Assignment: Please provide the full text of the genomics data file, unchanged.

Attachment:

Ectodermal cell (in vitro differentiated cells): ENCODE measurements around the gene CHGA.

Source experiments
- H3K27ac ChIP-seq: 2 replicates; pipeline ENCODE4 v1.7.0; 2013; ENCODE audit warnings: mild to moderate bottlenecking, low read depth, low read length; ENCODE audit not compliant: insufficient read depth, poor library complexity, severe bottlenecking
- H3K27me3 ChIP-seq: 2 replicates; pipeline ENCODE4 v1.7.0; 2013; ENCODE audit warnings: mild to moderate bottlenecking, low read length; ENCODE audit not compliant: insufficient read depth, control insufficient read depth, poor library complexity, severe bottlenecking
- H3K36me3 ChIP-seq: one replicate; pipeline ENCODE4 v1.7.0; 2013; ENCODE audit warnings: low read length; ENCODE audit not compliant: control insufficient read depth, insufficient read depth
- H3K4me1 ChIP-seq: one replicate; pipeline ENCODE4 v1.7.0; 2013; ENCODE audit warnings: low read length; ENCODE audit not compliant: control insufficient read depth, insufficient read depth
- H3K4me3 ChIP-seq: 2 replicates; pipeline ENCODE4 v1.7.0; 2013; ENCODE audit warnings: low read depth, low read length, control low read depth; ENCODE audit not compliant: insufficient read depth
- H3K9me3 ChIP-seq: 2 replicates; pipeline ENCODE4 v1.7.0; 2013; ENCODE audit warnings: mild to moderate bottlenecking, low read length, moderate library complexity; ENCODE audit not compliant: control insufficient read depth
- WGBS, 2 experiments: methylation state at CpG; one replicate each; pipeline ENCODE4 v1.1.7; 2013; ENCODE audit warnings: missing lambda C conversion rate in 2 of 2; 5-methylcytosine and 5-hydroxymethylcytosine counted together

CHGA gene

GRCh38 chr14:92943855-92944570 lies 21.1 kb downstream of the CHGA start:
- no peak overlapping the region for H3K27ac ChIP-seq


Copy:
Ectodermal cell (in vitro differentiated cells): ENCODE measurements around the gene CHGA.

Source experiments
- H3K27ac ChIP-seq: 2 replicates; pipeline ENCODE4 v1.7.0; 2013; ENCODE audit warnings: mild to moderate bottlenecking, low read depth, low read length; ENCODE audit not compliant: insufficient read depth, poor library complexity, severe bottlenecking
- H3K27me3 ChIP-seq: 2 replicates; pipeline ENCODE4 v1.7.0; 2013; ENCODE audit warnings: mild to moderate bottlenecking, low read length; ENCODE audit not compliant: insufficient read depth, control insufficient read depth, poor library complexity, severe bottlenecking
- H3K36me3 ChIP-seq: one replicate; pipeline ENCODE4 v1.7.0; 2013; ENCODE audit warnings: low read length; ENCODE audit not compliant: control insufficient read depth, insufficient read depth
- H3K4me1 ChIP-seq: one replicate; pipeline ENCODE4 v1.7.0; 2013; ENCODE audit warnings: low read length; ENCODE audit not compliant: control insufficient read depth, insufficient read depth
- H3K4me3 ChIP-seq: 2 replicates; pipeline ENCODE4 v1.7.0; 2013; ENCODE audit warnings: low read depth, low read length, control low read depth; ENCODE audit not compliant: insufficient read depth
- H3K9me3 ChIP-seq: 2 replicates; pipeline ENCODE4 v1.7.0; 2013; ENCODE audit warnings: mild to moderate bottlenecking, low read length, moderate library complexity; ENCODE audit not compliant: control insufficient read depth
- WGBS, 2 experiments: methylation state at CpG; one replicate each; pipeline ENCODE4 v1.1.7; 2013; ENCODE audit warnings: missing lambda C conversion rate in 2 of 2; 5-methylcytosine and 5-hydroxymethylcytosine counted together

CHGA gene

GRCh38 chr14:92943855-92944570 lies 21.1 kb downstream of the CHGA start:
- no peak overlapping the region for H3K27ac ChIP-seq